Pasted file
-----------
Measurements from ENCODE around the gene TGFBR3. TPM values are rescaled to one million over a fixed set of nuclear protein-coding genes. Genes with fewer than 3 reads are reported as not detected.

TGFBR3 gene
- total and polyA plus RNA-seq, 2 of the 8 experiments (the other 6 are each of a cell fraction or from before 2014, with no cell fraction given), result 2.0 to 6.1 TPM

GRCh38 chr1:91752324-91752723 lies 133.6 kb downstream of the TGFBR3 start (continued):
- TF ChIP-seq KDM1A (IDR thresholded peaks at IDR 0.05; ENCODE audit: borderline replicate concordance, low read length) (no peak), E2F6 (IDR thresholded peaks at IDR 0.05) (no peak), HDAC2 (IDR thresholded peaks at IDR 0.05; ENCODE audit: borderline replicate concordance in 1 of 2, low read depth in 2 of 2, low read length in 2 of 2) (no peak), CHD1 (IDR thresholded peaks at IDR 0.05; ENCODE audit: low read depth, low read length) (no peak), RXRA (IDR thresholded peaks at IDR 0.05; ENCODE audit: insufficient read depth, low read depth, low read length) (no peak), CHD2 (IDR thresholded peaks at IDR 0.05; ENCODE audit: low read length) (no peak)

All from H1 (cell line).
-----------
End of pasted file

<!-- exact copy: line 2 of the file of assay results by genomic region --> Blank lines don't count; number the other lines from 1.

TGFBR3 gene